Secondly, brands can make use of Tencent’s data center to have an accurate delivery of online advertising to promote their live-streams. For example, Nike placed its targeted live-stream banner ads under Tencent’s refined database, attracting a lot of clicks and conversions.

Nowadays, during the post-pandemic era, even though Chinese people have more opportunities to do outdoor sports, people are still relying on the online mode of fitness instead. “Sports + live-streaming” has already become a significant component in people’s lives. Therefore, it is still an effective marketing strategy for every sport brands to increase consumer stickiness and build a positive brand image.

Poster with live-streaming agenda, call-to-action & slogan: “Nike: live streaming with professional coaches, train together every Wednesday.”
Screenshot via WeChat official account ©Nike

2. Lululemon: Mini-program and Community

The WeChat mini-program is also an effective tool for CRM and community building, helping brands to show vitality and increase customer stickiness.

Take Lululemon, for example — Lululemon has always believed that the interactions between brands and consumers is more than just a superficial exchange of information. It believes that deep and frequent contact and dialogue can cultivate loyal consumers.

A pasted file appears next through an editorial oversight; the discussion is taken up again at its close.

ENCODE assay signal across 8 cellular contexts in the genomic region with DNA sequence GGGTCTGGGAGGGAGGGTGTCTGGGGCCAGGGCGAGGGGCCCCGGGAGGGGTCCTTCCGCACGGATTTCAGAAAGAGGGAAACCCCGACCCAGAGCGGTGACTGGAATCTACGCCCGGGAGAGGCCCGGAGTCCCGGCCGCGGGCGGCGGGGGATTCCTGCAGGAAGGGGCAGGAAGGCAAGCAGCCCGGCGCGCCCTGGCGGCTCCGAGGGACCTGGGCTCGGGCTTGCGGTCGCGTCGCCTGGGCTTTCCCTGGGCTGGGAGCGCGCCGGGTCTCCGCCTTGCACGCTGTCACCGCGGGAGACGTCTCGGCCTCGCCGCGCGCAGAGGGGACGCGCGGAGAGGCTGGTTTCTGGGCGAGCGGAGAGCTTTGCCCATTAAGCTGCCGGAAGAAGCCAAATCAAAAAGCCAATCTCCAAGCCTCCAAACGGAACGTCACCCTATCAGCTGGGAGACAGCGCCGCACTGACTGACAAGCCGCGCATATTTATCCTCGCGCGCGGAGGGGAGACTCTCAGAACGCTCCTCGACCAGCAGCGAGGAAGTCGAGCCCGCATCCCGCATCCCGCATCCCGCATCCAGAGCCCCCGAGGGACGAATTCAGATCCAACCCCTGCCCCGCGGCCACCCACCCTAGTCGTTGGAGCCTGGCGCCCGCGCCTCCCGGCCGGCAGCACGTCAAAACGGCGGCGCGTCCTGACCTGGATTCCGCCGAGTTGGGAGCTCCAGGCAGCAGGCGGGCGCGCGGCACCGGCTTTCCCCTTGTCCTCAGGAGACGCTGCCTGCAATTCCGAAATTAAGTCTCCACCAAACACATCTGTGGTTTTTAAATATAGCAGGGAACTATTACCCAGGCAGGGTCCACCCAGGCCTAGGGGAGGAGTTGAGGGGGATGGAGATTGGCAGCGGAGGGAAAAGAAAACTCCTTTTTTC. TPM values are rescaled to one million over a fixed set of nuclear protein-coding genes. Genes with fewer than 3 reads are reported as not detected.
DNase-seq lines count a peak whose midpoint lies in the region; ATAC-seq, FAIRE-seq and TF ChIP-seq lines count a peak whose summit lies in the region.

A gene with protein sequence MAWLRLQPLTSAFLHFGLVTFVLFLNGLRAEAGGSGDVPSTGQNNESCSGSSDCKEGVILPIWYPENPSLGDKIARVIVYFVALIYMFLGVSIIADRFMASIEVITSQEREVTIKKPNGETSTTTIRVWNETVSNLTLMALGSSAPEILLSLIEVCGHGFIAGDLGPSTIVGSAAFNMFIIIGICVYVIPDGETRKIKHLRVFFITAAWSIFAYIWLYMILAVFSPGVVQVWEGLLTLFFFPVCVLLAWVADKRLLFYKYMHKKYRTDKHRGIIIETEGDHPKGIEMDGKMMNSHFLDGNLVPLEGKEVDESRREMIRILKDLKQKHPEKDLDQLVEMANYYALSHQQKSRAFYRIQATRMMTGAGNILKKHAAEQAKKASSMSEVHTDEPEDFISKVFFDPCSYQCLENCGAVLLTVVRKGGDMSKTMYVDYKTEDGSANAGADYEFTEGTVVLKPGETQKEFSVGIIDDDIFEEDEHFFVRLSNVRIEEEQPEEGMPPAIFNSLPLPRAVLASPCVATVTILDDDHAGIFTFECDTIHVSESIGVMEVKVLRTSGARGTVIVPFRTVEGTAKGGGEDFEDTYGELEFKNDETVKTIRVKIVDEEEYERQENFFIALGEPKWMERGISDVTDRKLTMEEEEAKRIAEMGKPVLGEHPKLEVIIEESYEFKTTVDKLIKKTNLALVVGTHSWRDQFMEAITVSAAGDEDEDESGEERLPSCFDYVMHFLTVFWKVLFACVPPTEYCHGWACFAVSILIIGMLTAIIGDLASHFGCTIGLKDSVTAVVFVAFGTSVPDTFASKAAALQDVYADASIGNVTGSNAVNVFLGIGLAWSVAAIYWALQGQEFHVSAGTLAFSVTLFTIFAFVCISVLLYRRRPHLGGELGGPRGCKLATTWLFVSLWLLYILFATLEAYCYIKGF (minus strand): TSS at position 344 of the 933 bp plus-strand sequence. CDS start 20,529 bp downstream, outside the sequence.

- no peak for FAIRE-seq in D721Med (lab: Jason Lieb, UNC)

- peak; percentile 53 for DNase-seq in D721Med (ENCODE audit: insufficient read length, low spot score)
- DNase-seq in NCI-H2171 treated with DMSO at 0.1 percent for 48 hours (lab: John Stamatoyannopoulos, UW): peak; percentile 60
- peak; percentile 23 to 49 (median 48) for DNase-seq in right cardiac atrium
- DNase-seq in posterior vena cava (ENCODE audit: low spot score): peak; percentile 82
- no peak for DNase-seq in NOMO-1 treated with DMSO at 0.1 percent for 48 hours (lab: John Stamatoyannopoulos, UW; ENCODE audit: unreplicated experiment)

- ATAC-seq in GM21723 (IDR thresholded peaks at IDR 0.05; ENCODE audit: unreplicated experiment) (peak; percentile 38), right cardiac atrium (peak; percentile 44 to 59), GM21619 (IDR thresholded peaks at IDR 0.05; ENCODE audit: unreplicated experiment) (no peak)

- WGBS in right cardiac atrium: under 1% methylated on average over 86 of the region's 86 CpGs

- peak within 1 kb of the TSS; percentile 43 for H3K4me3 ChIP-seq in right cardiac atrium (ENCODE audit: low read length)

Therefore, Lululemon has adopted community building as its key marketing strategy. When Lululemon first entered the China market in 2013, rather than opening stores for product-selling, it chose to place showrooms in shopping districts, allowing for yoga enthusiasts to participate in the yoga classes three or four days a week.

While consumption habits are now gradually moving from offline to online, Lululemon still treats offline community activities as a key component. Lululemon built a mini-program called, “Sweat Daily (热汗生活)” in its online channel, where the key content, the community section, is located in the center of the navigation bar. This allows for people to register in various community activities easily.

For instance, Lululemon launched a themed activity called “Joy of Heart · October (心悦十月)” for the 26th World Mental Health Day. There was a series of online and offline events throughout October. These events included yoga, meditation, running, and tennis, encouraging consumers to develop active habits. In addition to exercises, there were also sharing sessions with brand ambassadors, such as Celina Jade (卢靖姗), where she was invited to share tips on maintaining good health.

Users who wanted to participate in these events could register through the WeChat mini-program. This shows that mini-programs could serve as a valuable CRM platform to collect consumer data. One important thing to note is that since brands can have their mini-programs fully customized, brands can track 100% of its consumers’ digital activity on the mini-program. This helps brands lay a foundation for subsequent API integration and data use to fine-tune the communication approach for maximizing its WeChat marketing outcome.

Posters of “Joy of Heart · October” campaign by listing the online & offline routines

Consumers can register through the WeChat mini-program by scanning the QR code.

Picture via Weibo ©Lululemon

3. 361°: Mini-program and UGC content

Using mini-programs is also a great way to integrate user-generated content. It is a great platform for users to be more than just consumers, they could also be promoters and content creators.